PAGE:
Once reached, the Baker Creek valley is flat and user-friendly. Dickson remembered finding an impressive bivvy rock ‘big enough to stand up inside and room enough for at least a dozen people to sleep.’ With a little TLC, he figured the bivvy could be second only to the famous ‘Phil’s Biv’ in Fiordland in terms of commodious comfort.
Prior to McLeod and Dicksons’ climb, Percy Smith had only been ascended by its north ridge. The March 1936 climb by Lloyd Divers, Gordon Edwards, Russell Edwards and Ernie Smith has since been described as particularly ‘bold’, especially for that generation of climbers, involving ‘hand traverse chevals’ and large gendarmes. Dickson went so far to describe the 1936 climb as possibly ‘one of the greatest feats of mountaineering at the time that hasn’t been properly recognised’. The south ridge was reportedly descended in December 1966 by Dave Brown and George Edwards, after they too climbed the north ridge. Both the east face and northwest face have not been successfully ascended.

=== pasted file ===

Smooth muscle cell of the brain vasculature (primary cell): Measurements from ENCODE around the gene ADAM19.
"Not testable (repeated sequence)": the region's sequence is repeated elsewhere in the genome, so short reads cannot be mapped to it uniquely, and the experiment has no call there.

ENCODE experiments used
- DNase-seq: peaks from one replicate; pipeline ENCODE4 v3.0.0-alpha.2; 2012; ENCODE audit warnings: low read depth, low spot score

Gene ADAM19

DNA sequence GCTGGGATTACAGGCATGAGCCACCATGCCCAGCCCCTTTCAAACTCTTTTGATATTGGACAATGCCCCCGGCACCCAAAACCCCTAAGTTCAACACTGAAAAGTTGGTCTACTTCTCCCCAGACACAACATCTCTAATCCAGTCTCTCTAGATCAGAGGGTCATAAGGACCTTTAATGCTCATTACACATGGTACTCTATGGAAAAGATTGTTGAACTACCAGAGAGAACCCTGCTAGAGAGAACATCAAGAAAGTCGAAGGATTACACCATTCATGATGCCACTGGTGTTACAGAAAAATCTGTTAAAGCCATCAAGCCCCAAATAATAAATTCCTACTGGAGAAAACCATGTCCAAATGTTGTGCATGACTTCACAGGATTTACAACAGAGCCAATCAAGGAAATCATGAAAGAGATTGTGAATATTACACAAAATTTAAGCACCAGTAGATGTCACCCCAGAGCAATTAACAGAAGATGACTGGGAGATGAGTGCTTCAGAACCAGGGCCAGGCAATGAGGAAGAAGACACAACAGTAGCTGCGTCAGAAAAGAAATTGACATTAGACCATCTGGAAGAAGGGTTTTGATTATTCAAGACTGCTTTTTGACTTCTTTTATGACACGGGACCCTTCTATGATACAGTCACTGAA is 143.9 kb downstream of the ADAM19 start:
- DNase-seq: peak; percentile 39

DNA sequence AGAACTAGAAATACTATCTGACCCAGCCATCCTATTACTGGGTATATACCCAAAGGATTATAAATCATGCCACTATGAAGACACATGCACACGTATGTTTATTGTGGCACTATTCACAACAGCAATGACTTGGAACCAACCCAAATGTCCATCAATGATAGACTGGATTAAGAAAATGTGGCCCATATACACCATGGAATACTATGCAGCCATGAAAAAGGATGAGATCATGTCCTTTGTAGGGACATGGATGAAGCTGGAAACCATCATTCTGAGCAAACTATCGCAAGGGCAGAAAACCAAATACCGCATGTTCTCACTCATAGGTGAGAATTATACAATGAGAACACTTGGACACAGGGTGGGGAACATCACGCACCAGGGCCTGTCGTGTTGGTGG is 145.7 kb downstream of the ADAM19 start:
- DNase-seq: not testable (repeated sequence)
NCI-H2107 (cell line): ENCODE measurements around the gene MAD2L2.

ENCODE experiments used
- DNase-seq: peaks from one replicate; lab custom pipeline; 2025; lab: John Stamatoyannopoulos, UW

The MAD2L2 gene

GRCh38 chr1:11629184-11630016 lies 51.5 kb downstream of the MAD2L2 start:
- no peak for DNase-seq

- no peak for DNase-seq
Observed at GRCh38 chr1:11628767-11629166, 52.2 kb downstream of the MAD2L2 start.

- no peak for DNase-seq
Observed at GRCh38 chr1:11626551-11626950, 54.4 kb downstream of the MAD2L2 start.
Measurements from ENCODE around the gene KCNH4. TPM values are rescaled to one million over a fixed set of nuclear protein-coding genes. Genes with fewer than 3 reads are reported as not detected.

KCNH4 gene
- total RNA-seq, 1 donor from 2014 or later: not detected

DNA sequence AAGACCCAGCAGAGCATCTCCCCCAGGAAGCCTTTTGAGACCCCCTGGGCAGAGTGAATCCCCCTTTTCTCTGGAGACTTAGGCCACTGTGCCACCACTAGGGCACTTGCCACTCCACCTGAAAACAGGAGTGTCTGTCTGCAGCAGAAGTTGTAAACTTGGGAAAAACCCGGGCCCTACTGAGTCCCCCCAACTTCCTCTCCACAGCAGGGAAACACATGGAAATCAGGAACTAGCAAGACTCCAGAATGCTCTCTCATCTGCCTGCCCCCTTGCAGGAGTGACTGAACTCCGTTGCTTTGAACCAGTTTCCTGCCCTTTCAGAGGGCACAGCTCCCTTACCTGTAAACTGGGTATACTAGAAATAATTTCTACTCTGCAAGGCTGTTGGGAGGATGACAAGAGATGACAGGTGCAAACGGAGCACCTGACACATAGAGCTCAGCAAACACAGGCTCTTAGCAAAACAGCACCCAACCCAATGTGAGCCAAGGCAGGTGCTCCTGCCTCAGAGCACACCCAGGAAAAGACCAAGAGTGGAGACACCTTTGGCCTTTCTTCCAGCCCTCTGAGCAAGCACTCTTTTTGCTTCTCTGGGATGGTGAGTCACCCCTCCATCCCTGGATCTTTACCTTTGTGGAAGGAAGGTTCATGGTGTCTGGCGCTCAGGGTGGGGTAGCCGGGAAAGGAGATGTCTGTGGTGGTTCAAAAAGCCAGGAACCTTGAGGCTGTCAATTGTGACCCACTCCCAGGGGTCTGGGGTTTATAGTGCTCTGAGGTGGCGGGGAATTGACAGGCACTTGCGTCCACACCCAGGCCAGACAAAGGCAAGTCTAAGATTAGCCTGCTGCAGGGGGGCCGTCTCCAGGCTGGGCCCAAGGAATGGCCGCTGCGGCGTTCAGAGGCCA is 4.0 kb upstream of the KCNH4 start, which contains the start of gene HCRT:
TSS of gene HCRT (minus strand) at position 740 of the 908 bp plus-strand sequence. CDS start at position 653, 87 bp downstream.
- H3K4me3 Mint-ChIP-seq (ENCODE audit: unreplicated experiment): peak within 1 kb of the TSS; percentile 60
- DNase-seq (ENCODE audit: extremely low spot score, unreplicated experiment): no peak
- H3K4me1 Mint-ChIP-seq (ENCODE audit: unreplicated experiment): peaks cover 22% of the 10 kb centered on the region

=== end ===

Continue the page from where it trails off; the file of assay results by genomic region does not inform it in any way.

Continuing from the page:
So, to the south face route itself. While McLeod was rather circumspect about the climb in winter – he never saw it in ‘condition’ – he described it as likely to be steep and sustained. He also cautioned about how and where to descend from the summit. And to be caught by bad weather would be a serious proposition.
Dickson was more forthcoming: ‘The face is to the south-southwest so would get hit directly by inland southerlies and more importantly would get the lee spindrift from northwest dumps of snow. The top section can hold a lot of snow so the avalanche danger could be very significant. The bottom two thirds of the face looks like 80-90 degree steep water ice with absolutely no rests or bivvy ledges. The face is at least 800 metres high, maybe more. I would describe it as 700 metres of steep water ice followed by steep avalanche-prone snow, with an unexpected surprise at the top.’
The evening I spotted Percy Smith from near the summit of Ward, I could see that it was in condition – at least for the top two thirds of the south face. The ice looked to be in as good a nick as the enjoyable runnels Bazley and I had discovered on Ward. The problem seemed to be, first, getting to the face, and then getting off it again.
I’ve since tried to reach the south face in summer to scope for possibilities. Both McLeod and Dickson told me of the potential for more summer routes there. But both times I was thwarted by the weather and, quite probably, nerves. I’ve also been round to eyeball its eastern aspect, but this too would need to be a winter climb. For a mountain that’s less than 2500 metres high, it certainly packs a hefty reputation.


  1. Ironically I flew in there by chopper when I took that photo Paul, working as a field assistant for Jonathan Aitchieson.